October 2, 1896, a patient, 32 years of age, entered Cook County hospital, Chicago, with evidences of an acute, febrile disease. He gave the following history: When 2 years old a consultation of physicians was held—the child always having been so delicate that it was necessary to carry him about on a pillow, at that time being very poorly nourished and developed, unable to walk, and having at frequent intervals attacks of marked cyanosis. The consultants told his mother that he could not live to maturity. At the age of 17, Prof. Lyman of Rush Medical College demonstrated the case in his clinic as one of cardiac disease. During his entire life, upon marked exertion or excitement, the patient had attacks of pronounced cyanosis.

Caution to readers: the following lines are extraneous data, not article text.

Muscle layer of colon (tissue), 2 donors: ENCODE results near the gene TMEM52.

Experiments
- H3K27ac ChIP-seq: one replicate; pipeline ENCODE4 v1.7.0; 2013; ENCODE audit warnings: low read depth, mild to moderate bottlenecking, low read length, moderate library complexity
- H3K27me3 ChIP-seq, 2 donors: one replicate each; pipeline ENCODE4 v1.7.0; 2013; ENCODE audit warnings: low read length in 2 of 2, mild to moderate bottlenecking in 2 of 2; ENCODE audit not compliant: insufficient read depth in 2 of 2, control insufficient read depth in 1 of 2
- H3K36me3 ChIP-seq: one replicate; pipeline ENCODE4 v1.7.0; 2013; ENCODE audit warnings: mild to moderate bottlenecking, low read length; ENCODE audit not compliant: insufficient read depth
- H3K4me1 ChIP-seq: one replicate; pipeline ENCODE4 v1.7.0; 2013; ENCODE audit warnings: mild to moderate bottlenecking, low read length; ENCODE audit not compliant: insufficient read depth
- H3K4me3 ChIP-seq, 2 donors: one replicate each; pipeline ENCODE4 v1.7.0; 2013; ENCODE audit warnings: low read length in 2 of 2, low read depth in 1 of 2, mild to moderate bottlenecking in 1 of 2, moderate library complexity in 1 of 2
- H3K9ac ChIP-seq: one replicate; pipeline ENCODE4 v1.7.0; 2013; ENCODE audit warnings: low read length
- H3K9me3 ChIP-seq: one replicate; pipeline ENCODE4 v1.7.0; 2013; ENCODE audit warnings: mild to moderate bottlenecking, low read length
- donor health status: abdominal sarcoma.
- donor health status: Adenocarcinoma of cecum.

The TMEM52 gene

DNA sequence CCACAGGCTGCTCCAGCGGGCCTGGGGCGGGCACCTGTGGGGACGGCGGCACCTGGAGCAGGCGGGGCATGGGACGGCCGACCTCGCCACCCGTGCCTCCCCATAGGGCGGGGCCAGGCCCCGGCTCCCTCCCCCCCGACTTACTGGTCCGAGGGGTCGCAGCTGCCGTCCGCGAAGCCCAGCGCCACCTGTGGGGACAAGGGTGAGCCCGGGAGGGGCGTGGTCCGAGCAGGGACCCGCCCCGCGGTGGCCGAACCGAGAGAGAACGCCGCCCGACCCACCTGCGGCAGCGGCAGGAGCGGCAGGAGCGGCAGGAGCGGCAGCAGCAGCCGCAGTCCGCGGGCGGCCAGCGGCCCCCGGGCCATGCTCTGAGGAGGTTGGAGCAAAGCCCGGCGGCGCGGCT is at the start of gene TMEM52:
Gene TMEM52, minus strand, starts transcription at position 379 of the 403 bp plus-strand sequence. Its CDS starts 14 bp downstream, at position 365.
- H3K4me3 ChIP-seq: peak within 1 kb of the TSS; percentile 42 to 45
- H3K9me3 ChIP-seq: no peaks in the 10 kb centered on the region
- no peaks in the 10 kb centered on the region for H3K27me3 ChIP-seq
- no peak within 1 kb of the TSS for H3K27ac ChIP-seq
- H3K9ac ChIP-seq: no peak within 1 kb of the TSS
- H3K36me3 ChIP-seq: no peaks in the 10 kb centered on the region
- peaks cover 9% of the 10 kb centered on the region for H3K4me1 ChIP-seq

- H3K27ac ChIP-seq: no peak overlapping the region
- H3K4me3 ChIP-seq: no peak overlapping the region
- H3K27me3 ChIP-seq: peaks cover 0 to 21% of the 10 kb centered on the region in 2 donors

Upon entrance to the hospital, physical examination revealed the following: General development and nourishment good, clubbed finger ends, color ruddy, no evidence of cyanosis at this